From interrupting and screaming to tantrums and aggression, MH lets you in on how to deal with these behavioural issues.
WORDS CHRISTEL GERALYN GOMES
The terrible twos are terrible for a reason – your perfect little angel has learnt some amount of self-expression and it is at this age that your bub is discovering that he is a separate and autonomous human being from mum and dad, ready to explore the great big world around him.
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At this stage, “they will test limits, assert their wants, and as a result have tantrums or emotional breakdowns. Additionally, little tots are not fully able yet to verbalise their feelings or explain why they are feeling the way they are. This can cause further distress and meltdowns,” says Dr Vanessa von Auer, clinical psychologist at VA Psychology Center. “These are all wonderful signs that your toddler is developing as expected and that you get to witness their unique personality blooming,” she adds.
That said, there are of course some types of behaviours that can be problematic and frustrating for parents, and it’s important to know how to deal with them.
Difficult Behavioural Issues
These include, but are not limited to uncontrollable anger, aggressive outbursts, violence towards peers or his self, lying, and attention-seeking behaviours such as constantly interrupting you when you are talking to him or other grown-ups, explains Daniel Koh, psychologist at Insights Mind Center.
Clinically diagnosed behavioural disorders include ADHD and Oppositional Defiant Disorder (ODD). Most of us are familiar with ADHD, having at least heard of it: ADHD is a disorder in which your child is hyperactive and unable to control his or her own impulses. A child with ADHD is often unable to focus, has a short attention span, and a life with him can feel chaotic and overwhelming.
ODD is a lesser known childhood disorder “that is defined by a pattern of hostile, disobedient, and defiant behaviours directed at adults or other authority figures,” as defined by Valley Behavioral Health Clinic in Arkansas. “ODD is also characterised by children displaying angry and irritable moods, as well as argumentative and vindictive behaviours,” the official website explains.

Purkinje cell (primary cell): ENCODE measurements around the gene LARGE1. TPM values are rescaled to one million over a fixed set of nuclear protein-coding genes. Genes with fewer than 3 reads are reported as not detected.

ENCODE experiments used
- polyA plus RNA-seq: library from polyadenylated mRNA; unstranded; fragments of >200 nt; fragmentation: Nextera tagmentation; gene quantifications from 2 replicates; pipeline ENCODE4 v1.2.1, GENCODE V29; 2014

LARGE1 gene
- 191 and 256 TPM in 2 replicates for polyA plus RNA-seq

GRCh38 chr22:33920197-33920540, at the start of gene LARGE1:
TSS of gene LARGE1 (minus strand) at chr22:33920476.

Clinically diagnosed behavioural issues usually get diagnosed when your child is three years old and
above, but in some cases, can be diagnosed as early as 18 to 24 months. According to Dr von Auer,
“It takes a highly qualified and experienced specialist to do so but it is possible to identify issues early.”
If you are worried that your child is behaving in a way that is beyond the norm of occasional breakdowns and tantrums associated with the terrible twos, Dr von Auer’s advice is first to speak with your child’s daycare and nursery teachers and then to a paediatrician. “It is always helpful to gather information from others so that parents can assess whether or not professional assistance is necessary. Parents should not freak out, however. Every toddler’s development is unique and some are faster and some are slower to mature and develop,” she says.
Koh agrees and stresses that parents should not be too quick to jump the gun. “It is important to know that children at this age are rapidly changing. They have limited skills in communication or handling emotions, hence crying, defiance or restlessness can be quite normal ways of coping with transitional moments in life and with separation anxiety or stress. Proper monitoring in all settings and interviewing all caretakers should be carried out to find out more,” he says.
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